Dance, like music, is an innate human expression and this is a celebration of that. Everyone can dance, even those for whom movement is tricky, and Leonard shows that you just have to find out what works for you!
As the days go by and the calendar inexorably creeps towards the cooler months of the year, young students will start to notice that there is a change in the weather, the clothes they wear and the things they do. Now there is football on television rather than cricket; they’re looking for a beanie rather than a sunhat and scruffling through the leaves is much more fun than crunching over dry, prickly grass.
So what causes these changes? This new lift-the-flap book from Usborne is another one in their excellent series that helps little ones understand the world around them using the interactivity of lifting the flap to find answers. Each question uses the simple language that children do – What are rainbows made of? How hot is the sun? – and the answers are just as direct, satisfying their immediate need. Grouped together under the headings Where, What, When, Why, How, Which, and Yes or No. finding the particular question is easy and the pictorial flaps make searching for the answer fun. At the end, readers are challenged to offer explanations for some simple questions using what they have learned and there are even instructions for making their own water cycle using a ziplock bag! And, as is usual with these sorts of Usborne titles, there are Quicklinks to resources that provide more information for those who want to know more.
As well as being ideal for early childhood, this is also a role model for older students as a presentation tool. Whatever the overall topic, each can pose a question that intrigues them (perfect for helping them develop the skill of asking questions rather than just answering them), find the answer and then collaborate to produce a text that covers a gamut of sub-topics so that the task is manageable, is engaging and is owned by them.
We’re going on an elf chase. Come and join the fun. Can we catch them all? YES! Run, run, run!
Four bunnies set off on a jolly Christmas lift-the-flap adventure to find ten little elves hidden under the flaps. You’ll have to run, run, run if you’re going to catch them all! And there are lots of obstacles along the way, from clippy-cloppy reindeer to roaring polar bears and flippy-flappy penguins. But if you do catch them, there is a lovely surprise waiting.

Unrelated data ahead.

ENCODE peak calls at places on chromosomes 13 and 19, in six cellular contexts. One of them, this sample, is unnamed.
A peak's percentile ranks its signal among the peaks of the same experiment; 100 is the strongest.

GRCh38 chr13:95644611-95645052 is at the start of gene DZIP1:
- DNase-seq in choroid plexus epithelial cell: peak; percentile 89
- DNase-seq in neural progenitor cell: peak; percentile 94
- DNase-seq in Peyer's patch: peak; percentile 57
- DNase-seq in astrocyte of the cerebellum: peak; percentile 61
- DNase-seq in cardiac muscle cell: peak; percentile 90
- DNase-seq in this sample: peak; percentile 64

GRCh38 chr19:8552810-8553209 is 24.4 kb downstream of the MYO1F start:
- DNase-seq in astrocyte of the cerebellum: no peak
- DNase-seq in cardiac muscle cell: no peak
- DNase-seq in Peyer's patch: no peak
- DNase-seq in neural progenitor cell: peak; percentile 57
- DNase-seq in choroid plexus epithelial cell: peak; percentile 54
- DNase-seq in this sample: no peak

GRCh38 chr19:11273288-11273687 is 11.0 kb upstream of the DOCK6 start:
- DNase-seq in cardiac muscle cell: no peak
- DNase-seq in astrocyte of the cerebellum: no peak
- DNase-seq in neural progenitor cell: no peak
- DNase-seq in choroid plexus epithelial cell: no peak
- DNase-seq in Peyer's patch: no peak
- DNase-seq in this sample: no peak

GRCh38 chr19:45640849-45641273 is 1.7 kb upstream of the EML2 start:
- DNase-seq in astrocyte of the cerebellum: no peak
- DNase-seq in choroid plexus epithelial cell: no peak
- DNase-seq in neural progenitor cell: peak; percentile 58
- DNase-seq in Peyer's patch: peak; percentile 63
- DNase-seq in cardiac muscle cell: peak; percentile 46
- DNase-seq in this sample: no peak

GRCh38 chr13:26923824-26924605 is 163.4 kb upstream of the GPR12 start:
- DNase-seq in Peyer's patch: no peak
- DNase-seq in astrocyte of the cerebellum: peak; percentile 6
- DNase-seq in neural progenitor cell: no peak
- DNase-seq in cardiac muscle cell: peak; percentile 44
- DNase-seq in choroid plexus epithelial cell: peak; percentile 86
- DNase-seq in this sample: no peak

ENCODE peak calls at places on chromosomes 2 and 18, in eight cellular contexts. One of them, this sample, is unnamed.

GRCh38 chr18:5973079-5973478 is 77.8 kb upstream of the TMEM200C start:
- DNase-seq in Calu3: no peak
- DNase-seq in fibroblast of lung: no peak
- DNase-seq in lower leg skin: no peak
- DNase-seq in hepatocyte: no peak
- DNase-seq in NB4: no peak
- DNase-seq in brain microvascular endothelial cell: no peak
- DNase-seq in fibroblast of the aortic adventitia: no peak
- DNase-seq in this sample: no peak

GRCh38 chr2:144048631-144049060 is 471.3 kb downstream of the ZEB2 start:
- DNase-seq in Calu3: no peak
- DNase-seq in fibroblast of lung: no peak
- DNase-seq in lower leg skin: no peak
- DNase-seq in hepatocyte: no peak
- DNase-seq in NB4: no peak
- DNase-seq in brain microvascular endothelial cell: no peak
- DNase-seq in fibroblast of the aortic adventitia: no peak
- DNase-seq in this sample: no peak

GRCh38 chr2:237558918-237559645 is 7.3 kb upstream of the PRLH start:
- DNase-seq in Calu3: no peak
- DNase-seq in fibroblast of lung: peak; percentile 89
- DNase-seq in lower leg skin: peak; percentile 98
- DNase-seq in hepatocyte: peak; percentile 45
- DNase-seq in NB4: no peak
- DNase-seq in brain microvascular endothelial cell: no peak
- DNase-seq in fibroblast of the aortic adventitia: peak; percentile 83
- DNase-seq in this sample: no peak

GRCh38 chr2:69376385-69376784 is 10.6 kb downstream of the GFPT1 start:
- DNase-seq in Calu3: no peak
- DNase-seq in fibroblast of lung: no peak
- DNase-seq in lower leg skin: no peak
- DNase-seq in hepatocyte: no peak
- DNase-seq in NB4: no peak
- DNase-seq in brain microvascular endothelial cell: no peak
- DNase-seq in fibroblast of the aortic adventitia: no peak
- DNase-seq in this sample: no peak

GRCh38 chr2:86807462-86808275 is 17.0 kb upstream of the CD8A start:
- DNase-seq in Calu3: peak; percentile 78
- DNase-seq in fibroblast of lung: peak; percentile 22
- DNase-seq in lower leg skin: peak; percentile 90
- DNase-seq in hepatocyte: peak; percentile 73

With its rhythm from the rhyme and repetitive text of this delightful story and lots of flaps to peek under, this will be a popular Christmas Countdown read for little ones. Apart from the things hidden under the flaps, there is a lot of detail to explore in the pictures, perhaps starting a conversation about winter scenes that will be unfamiliar to most young Australian readers and even an explanation of why Christmas is in winter in some parts of the world.
Whether the little fingers of our youngest readers are making a sun clock, weaving paper, floating boats to escape sharks or concocting chocolate chunk cookies, as well as the fun there is also science involved. Whether the final product works because of energy, temperature, strength, aerodynamics, or the combination of molecules, simple science is behind many of the common craft activities that children love to create.
So in this new release from DK, Jane Bull has taken some of these popular projects and explored not only the steps involved in making something from start to finish, but has also explained the science behind each one.
From making a beautiful ice lantern that could grace the Christmas table, to a balloon that doesn’t pop to investigating how beans know which way is up, there are 20 different activities that will young minds occupied and, in some cases, mesmerised, as they are fascinated by the “magic” while they learn to follow procedural texts. Guaranteed to engage is the popular grass-head figure made by putting some grass or wheat seeds into a piece of stocking or kitchen wipe, filling it with potting mix and securing it tightly before putting it wick down into a jar of water. Draw a face with permanent markers and place on the classroom window-sill. Your young scientists will make a beeline for theirs each morning to see if it has started to sprout hair, and having competitions to see whose will grow the longest! (Can you tell I’ve done this once or twice or more in my 45 years in schools?)
Learning science through play from an early age using easy-to-find materials opens up so much of the world for the young child, and with a simple equipment list, clear step-by-step instructions, lots of photographs and the simple science explanations this is a book that should be in every school collection, available on the makerspace table and also in Christmas stockings for a child’s personal library this year.